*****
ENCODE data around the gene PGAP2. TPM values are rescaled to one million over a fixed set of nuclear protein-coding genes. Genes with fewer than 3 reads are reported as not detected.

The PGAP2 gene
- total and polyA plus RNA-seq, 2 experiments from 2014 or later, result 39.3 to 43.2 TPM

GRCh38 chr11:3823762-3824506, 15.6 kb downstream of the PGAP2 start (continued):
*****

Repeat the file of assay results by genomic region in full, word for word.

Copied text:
ENCODE data around the gene PGAP2. TPM values are rescaled to one million over a fixed set of nuclear protein-coding genes. Genes with fewer than 3 reads are reported as not detected.

The PGAP2 gene
- total and polyA plus RNA-seq, 2 experiments from 2014 or later, result 39.3 to 43.2 TPM

GRCh38 chr11:3823762-3824506, 15.6 kb downstream of the PGAP2 start (continued):